Marathon Of Hope 40 Years On: Terry Would ‘Appreciate The World Has Taken Up His Quest In The Fight Against Cancer’

Life takes many unexpected or unexplained twistsBill Vigars

Above: Dinner at the French River Trading Post south of Sudbury. Clockwise from left: Patrick, Doug Alward Terry’s friend and van driver, Marleen Lott a local volunteer, Terry, Kerry Anne and Bill. Below left, Terry and Bill in a familiar scene – on the side of a highway; bottom right, hijinks with the kids at the end of the day. (All photos by Gail Harvey)

By Bill Vigars, Special to the blog

Pinehurst and Trelawn Parkway. The corner house was our first home in Welland. I think the “tree fort” I built in the spring of 1975 still stands in the backyard. At least that is what Google satellite tells me.

I had moved my young family from my hometown of St. Thomas to become the manager of the Welland Chamber of Commerce. We enjoyed five memorable years in the Rose City. Many friendships made, many still intact.

Life takes many unexpected or unexplained twists. Five years later, almost to the day that I had moved into the house in Welland, I joined Terry Fox in what would become a historic event in our lifetime and I was able to be there.

I had left Welland in January of 1980 to take the position of Canadian Cancer Society’s director of fundraising and public relations in downtown Toronto. My first couple of months I was deeply involved in the annual April Cancer Society campaign. That all changed abruptly when my boss handed me a one page letter and said, “There’s a kid running across Canada with one leg, go see what you can do for him.”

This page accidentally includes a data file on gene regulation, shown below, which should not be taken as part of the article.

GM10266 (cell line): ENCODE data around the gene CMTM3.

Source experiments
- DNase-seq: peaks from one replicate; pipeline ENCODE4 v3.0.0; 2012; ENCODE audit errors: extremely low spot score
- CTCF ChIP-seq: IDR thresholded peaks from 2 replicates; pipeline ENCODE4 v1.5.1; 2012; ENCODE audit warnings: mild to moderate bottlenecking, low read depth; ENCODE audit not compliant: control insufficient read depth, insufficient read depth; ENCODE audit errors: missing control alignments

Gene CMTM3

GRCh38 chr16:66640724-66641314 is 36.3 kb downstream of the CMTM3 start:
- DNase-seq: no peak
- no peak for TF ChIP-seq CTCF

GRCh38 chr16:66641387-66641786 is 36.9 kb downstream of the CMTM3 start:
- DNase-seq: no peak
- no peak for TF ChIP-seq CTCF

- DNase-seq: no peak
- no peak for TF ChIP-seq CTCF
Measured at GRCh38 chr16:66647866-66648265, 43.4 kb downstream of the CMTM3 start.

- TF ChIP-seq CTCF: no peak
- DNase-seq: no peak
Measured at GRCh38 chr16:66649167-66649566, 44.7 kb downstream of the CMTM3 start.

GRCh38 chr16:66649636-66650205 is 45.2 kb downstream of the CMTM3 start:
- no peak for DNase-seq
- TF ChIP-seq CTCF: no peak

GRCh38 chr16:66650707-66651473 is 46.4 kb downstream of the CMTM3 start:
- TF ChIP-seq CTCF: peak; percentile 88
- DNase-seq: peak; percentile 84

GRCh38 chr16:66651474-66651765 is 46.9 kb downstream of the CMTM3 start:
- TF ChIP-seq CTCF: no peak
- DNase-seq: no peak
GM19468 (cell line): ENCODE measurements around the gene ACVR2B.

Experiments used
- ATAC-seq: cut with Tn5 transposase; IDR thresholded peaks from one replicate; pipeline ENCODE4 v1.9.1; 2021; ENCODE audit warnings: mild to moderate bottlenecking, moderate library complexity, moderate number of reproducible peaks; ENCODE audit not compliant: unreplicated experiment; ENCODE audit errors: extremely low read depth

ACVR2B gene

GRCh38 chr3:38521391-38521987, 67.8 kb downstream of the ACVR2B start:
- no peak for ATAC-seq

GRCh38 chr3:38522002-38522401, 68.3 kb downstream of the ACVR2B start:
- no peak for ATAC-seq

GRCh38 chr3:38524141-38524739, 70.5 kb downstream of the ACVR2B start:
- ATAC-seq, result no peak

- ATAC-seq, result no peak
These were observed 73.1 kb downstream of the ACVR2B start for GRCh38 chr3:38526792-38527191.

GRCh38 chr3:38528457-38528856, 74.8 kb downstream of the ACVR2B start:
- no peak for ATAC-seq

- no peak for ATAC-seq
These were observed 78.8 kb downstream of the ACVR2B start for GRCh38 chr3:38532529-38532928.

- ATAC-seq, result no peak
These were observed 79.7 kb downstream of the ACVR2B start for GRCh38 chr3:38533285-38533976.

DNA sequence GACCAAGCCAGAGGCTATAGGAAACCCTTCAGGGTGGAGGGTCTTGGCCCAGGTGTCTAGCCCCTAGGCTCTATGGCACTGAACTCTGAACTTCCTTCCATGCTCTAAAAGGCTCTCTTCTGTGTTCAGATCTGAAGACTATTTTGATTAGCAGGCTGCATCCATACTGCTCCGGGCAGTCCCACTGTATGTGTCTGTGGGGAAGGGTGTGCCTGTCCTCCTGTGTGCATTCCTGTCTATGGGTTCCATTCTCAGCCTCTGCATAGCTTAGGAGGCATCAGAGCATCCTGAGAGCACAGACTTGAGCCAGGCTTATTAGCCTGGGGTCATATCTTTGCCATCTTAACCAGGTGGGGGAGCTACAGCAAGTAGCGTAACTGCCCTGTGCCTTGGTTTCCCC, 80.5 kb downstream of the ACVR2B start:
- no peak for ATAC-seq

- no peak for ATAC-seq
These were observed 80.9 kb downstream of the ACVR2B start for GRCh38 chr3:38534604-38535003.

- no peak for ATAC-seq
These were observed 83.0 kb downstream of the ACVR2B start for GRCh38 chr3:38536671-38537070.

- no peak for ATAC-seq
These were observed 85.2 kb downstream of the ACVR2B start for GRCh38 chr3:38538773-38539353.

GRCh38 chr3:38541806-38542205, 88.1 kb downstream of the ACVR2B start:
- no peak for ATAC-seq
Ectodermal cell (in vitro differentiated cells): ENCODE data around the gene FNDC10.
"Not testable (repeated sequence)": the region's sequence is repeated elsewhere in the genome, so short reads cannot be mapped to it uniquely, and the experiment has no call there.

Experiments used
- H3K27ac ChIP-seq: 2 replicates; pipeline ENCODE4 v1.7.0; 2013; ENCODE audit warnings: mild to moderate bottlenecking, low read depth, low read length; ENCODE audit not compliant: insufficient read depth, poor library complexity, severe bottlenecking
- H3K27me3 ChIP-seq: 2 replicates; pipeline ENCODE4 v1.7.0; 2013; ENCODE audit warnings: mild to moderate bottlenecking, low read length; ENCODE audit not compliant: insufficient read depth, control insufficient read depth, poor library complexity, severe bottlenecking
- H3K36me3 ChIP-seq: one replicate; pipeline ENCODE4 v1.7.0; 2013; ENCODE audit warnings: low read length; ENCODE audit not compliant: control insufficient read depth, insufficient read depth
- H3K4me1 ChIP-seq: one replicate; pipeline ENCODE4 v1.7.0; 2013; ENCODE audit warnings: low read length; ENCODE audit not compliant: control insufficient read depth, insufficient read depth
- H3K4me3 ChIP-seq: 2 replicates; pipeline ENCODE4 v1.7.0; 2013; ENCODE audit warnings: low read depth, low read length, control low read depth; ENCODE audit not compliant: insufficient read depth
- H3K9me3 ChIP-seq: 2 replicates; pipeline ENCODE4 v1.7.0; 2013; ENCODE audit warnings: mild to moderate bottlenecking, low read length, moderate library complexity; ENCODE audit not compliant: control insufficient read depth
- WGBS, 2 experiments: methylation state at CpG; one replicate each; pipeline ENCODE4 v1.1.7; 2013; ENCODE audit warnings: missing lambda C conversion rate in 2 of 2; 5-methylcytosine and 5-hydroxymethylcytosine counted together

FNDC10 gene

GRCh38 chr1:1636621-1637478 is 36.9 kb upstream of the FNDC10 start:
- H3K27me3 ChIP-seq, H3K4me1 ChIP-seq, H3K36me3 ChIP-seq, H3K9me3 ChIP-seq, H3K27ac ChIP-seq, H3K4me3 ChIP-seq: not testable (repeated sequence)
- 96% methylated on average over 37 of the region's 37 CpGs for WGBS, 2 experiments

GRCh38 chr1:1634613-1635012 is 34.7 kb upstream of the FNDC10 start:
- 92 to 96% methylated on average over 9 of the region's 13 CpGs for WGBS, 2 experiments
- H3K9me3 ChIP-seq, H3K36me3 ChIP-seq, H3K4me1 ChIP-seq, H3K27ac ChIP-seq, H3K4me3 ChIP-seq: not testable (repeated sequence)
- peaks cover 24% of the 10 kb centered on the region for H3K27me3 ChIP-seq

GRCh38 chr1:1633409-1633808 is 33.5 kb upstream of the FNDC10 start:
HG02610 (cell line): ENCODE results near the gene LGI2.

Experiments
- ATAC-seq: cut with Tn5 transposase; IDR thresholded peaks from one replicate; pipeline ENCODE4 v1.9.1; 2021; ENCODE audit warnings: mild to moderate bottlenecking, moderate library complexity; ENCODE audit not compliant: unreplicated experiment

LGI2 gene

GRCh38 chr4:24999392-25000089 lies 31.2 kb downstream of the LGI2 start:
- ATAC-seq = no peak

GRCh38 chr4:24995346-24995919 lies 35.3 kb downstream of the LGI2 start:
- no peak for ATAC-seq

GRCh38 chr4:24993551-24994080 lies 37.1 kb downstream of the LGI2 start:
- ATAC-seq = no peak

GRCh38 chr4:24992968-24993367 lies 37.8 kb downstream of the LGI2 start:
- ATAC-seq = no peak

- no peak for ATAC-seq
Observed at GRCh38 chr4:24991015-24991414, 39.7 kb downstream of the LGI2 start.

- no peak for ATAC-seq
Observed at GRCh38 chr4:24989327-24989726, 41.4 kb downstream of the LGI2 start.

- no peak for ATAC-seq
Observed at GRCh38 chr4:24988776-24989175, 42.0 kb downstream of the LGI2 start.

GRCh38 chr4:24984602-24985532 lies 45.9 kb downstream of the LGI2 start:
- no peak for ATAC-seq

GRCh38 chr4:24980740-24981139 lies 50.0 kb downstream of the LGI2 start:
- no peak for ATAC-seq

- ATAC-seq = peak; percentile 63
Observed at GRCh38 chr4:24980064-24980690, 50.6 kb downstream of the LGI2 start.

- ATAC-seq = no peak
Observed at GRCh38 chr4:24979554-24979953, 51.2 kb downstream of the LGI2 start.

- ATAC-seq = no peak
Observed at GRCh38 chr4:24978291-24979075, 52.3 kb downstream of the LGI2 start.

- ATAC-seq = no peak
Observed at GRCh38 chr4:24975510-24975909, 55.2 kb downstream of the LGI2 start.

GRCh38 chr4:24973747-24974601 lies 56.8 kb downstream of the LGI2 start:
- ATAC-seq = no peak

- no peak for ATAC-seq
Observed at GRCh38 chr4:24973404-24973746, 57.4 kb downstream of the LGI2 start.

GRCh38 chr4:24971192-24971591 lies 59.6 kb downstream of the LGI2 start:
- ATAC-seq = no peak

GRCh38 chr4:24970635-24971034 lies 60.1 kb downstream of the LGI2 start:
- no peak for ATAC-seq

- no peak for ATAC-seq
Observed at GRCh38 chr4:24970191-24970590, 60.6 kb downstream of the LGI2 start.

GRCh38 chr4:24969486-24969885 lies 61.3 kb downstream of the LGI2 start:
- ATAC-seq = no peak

The first time I met Terry was in Edmunston, New Brunswick, June 7 at 5 in the morning. By mid-morning I knew this kid was something special. I saw the drive, the determination. I heard him speak to small crowds about how he watched the kids in the hospital back in Vancouver fight the disease. He spoke from the heart. He moved people. He was genuine.

I spent that summer with him playing the role of organizer, publicist, dad, clown and listener. I was fortunate enough that the circumstances allowed me to take my children, Kerry Anne, 9 at the time and Patrick, 8, along with me for the adventure. Terry liked to relax with the kids at the end of the day. On the weekends, the three of us would jump into the car and drive back to the peninsula so Patrick could continue playing with his soccer team.

2020 marks the 40th anniversary of the Marathon of Hope. Two years ago I was able to go to a Terry Fox run in Guanzhou, China, where Patrick teaches at an international school. I stood on the stage and looked out at 8,000 kids running for Terry’s cause. He would smile and appreciate that the world has taken up his quest in the fight against cancer.  If you want to see how your support is working, check out the Terry Fox Research Institute, https://www.tfri.ca/

There is a little bit of Terry Fox in every Canadian.

(Editor’s note: I’ve kept in touch with Bill over the years through email and social media. When I spotted a recent post about the 40th anniversary, I asked him to provide a reflection about his involvement with Terry and the Marathon of Hope. Thanks, Bill!)

Welland Eases Some Public Access Restrictions

WELLAND The City of Welland is moving forward with re-opening some public spaces. City Council and staff want to remind the public that as access to outdoors areas open, physical distancing and wearing a face-covering helps curb the spread of COVID-19.

Beautiful Chippawa Park (File photo/ Joe Barkovich)

Residents must abide by restrictions that limit groups to no more than five people and maintain a two-metre physical separation. Passive activities are now permitted in these areas: